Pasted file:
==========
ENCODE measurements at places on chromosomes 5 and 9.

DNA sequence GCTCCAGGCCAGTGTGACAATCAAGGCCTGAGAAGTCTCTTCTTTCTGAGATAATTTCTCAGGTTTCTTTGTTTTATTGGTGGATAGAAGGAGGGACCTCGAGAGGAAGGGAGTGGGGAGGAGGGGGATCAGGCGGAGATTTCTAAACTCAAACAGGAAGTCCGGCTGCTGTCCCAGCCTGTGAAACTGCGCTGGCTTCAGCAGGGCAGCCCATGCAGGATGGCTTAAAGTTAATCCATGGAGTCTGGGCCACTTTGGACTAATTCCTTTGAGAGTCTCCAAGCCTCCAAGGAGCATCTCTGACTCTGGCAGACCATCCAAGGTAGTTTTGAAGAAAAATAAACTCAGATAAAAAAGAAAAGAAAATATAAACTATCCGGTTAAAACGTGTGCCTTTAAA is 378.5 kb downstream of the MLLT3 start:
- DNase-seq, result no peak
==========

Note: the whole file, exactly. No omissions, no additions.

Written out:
ENCODE measurements at places on chromosomes 5 and 9.

DNA sequence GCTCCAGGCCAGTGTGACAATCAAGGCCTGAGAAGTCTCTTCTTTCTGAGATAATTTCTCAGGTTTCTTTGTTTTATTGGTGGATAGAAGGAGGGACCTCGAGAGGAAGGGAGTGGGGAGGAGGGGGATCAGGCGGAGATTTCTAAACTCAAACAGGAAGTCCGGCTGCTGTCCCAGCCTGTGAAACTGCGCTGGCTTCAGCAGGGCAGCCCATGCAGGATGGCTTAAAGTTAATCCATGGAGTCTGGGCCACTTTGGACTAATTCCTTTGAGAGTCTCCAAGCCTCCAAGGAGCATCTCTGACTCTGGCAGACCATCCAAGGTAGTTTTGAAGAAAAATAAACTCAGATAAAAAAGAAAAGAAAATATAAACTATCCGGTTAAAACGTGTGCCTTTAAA is 378.5 kb downstream of the MLLT3 start:
- DNase-seq, result no peak